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U of A’s TDoR events honours local and international transgender and gender diverse communities

A virtual affirmation wall projected in SUB reminded members of the trans, non-binary and gender diverse community that they "deserve love and sweetness."

Trigger warning: This article discusses topics related to violence against transgender and gender diverse people. Resources for both 2SLGBTQIA+ people and allies are provided at the end of the article.

This year’s Transgender (Trans) Day of Remembrance (TDoR) events at the University of Alberta included The Landing‘s virtual affirmation wall on November 18 and 21, and RARICANow‘s celebration of trans legacy on November 20.

The Landing’s virtual affirmation wall was projected on SUBStage on both days. RARICANow’s event was in partnership with the Pride Centre of Edmonton, and U of A Institute for Sexual Minority Studies and Services (ISMSS).

TDoR (November 20) honours the lives lost to transphobic violence and their legacies. This comes after Transgender Awareness Week (November 13-19), which advocates for trans visibility, education about trans identities, and strong allyship and support for 2SLGBTQIA+ people.

Last year, a vigil on Main Quad during TDoR was primarily organized by Rowan Morris, a current undergraduate student and former education councillor on Students’ Council. The tradition of holding a TDoR vigil started in 1999 in San Francisco’s Castro District and Boston. Trans advocate Gwendolyn Ann Smith started the tradition to honour Rita Hester, a trans woman who was murdered a year prior, and the many other trans people who unfortunately had the same fate.

In 2015, The Landing, the ISMSS, Feminists at the U of A, and OUTreach co-organized a week-long art installation south of the University Commons leading up to November 20.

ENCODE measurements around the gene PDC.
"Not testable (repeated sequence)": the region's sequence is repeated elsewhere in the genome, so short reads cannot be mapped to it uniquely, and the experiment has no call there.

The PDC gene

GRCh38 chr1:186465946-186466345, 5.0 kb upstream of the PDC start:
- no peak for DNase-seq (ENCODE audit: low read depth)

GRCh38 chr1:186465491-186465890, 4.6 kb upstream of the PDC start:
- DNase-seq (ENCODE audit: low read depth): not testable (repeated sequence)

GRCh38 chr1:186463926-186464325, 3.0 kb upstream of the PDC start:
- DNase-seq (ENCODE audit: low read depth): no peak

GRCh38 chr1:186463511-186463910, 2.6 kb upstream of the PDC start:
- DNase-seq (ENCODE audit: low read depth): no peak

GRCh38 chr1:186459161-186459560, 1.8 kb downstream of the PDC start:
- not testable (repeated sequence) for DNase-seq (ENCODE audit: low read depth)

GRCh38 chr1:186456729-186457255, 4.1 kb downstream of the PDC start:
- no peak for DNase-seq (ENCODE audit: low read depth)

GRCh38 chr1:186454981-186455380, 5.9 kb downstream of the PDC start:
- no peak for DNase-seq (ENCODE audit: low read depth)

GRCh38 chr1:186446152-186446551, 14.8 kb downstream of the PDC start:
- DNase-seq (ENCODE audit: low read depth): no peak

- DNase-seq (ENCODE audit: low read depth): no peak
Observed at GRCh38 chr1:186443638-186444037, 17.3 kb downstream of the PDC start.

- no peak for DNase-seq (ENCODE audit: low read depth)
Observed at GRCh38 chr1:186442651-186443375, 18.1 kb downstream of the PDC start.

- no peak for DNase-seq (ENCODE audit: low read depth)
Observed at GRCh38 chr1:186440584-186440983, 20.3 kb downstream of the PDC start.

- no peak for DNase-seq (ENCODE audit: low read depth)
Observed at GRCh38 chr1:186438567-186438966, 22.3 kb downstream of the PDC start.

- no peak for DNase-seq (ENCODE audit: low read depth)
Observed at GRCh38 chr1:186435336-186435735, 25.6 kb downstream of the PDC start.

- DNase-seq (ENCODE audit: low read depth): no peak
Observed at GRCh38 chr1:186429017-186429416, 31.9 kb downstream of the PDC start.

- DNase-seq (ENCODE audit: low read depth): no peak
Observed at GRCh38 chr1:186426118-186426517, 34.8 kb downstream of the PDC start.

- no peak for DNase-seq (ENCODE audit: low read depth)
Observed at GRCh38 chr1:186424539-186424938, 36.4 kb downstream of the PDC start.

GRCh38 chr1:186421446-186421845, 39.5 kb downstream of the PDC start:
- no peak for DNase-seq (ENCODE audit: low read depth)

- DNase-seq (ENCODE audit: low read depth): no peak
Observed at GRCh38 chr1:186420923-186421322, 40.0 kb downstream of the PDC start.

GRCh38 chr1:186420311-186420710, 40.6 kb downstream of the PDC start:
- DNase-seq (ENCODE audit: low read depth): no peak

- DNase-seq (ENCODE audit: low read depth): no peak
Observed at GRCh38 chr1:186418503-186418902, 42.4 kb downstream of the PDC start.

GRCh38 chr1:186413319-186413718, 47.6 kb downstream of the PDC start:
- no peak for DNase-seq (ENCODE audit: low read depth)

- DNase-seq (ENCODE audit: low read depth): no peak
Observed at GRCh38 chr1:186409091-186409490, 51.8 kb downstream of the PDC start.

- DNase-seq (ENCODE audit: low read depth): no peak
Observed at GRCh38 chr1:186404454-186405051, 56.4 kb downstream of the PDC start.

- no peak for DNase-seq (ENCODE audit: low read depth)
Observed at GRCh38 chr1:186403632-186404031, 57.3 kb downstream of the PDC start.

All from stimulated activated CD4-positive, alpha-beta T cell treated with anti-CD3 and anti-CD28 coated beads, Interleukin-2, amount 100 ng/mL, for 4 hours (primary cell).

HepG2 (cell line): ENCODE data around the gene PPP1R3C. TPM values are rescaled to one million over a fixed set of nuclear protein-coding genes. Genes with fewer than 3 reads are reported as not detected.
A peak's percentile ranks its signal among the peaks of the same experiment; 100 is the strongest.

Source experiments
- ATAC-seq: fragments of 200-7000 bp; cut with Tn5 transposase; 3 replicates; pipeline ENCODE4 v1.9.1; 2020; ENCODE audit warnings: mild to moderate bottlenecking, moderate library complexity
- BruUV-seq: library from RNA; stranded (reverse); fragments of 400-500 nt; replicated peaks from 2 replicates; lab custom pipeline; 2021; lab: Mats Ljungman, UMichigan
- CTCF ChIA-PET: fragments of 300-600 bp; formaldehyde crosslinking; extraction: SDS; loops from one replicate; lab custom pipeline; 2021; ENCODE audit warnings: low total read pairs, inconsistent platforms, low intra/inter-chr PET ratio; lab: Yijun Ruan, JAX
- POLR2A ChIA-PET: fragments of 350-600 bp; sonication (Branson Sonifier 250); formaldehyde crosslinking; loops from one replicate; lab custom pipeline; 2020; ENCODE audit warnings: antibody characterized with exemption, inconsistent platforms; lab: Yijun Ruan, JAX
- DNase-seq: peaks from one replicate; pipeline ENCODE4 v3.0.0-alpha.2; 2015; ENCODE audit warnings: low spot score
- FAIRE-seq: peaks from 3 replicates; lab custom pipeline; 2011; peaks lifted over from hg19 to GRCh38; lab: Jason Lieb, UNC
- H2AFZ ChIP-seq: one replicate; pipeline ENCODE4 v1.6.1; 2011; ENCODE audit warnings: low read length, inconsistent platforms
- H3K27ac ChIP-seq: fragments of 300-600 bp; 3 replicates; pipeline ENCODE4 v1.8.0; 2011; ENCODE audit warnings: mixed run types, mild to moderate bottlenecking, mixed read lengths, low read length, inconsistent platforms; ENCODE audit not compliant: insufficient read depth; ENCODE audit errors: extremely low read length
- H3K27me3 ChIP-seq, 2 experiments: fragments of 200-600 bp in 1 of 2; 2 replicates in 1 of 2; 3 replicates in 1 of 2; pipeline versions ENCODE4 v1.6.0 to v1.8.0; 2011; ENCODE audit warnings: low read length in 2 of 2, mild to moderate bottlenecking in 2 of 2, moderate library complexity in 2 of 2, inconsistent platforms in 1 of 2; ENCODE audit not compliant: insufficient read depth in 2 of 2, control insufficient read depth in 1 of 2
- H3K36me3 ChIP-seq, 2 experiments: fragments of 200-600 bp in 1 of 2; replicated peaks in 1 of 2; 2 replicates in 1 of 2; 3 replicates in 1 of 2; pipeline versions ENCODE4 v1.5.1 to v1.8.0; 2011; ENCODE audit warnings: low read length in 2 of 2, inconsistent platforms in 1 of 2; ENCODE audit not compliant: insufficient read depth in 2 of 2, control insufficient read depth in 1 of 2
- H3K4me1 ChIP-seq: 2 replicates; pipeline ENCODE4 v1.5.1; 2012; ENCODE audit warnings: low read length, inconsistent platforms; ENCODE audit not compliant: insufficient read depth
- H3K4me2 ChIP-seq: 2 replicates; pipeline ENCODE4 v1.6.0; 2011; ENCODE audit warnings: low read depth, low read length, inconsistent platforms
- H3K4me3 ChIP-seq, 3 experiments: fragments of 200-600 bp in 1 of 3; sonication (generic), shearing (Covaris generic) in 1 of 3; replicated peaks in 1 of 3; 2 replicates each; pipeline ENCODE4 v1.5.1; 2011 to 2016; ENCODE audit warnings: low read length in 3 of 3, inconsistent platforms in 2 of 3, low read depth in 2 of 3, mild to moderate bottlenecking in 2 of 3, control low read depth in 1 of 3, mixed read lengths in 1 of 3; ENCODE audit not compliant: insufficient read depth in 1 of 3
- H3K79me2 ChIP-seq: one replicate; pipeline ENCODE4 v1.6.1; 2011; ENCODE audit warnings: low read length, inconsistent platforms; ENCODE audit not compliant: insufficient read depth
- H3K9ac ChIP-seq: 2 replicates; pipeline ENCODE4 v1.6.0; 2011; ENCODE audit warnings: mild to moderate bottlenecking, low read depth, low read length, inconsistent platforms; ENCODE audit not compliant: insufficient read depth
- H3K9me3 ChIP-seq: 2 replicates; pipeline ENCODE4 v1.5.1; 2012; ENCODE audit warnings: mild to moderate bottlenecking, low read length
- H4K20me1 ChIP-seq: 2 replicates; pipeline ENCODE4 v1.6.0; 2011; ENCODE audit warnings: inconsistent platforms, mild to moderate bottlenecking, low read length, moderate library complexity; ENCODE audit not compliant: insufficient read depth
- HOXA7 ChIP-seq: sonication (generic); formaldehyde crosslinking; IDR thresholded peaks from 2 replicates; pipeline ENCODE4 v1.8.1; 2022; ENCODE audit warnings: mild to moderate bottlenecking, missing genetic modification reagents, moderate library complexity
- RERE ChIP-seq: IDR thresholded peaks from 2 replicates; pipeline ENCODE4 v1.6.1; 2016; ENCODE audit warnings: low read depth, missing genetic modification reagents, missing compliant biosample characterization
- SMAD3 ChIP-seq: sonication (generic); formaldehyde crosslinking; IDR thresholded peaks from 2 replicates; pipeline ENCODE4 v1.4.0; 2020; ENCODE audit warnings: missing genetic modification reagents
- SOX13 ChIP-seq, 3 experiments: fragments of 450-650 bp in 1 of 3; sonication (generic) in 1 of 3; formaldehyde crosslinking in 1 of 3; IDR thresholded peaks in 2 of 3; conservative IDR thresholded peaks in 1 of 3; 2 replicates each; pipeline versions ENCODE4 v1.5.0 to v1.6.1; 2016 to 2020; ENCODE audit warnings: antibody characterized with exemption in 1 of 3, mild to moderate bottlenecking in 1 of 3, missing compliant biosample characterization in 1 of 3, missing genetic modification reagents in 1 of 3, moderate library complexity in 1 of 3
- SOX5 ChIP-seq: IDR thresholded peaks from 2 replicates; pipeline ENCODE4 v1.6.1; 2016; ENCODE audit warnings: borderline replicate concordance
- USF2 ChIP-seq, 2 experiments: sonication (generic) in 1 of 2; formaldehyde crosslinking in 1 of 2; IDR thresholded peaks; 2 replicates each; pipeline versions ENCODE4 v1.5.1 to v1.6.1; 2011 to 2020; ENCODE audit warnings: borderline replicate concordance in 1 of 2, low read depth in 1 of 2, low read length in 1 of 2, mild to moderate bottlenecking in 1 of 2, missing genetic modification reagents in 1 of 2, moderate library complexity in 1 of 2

Arthur Macatangay A rainbow refracting off of the glass railing near unoccupied seating at the Students’ Union Building (SUB).

RARICANow TDoR event remembers pillars of Edmonton’s trans community

RARICANow, a non-profit organization that advocates for 2SLGBTQIA+ refugees in Canada, hosted a celebration of trans legacy on November 20 to commemorate TDoR. The event was held at the Noble Building on 109 St. and included dance, food and drinks, performances, music, art, board games, and speeches.

A big part of RARICANow’s TDoR event was the name reading, which is a way to remember the trans people who passed away this year. Two of the many people remembered were Queen Kash Bae and Dr. Michael Marshall.

Bae, a Black trans woman, was a founding member and executive director of RARICANow. According to a GoFundMe page dedicated to Bae, she was remembered as someone who “lit up the room with her presence” and was “passionate about the well-being of anyone with a soft spot for marginalized persons.” There is a GoFundMe page meant to continue Bae’s plans to create 2SLGBTQIA+ refugee and newcomer housing, fund a scholarship in her name, and assist her family after her passing.

Dr. Marshall, a Black trans man, was an Edmonton psychiatrist specializing in transgender health. According to an Edmonton Journal article, his medical expertise, “leadership, and lived experience are irreplaceable.” In addition to his work on gender-affirming care in Alberta, he was a founder of the LGBTQ+ Wellness Centre, and a speaker at U of A’s Sexuality & Gender Advocacy (SGA)’s annual Inclusive Health Conference.

Arthur Macatangay A few of the submissions on The Landing’s virtual words of affirmation wall projected at the SUBStage.

SUBStage virtual affirmation wall shows solidarity for U of A’s trans, non-binary, and gender diverse communities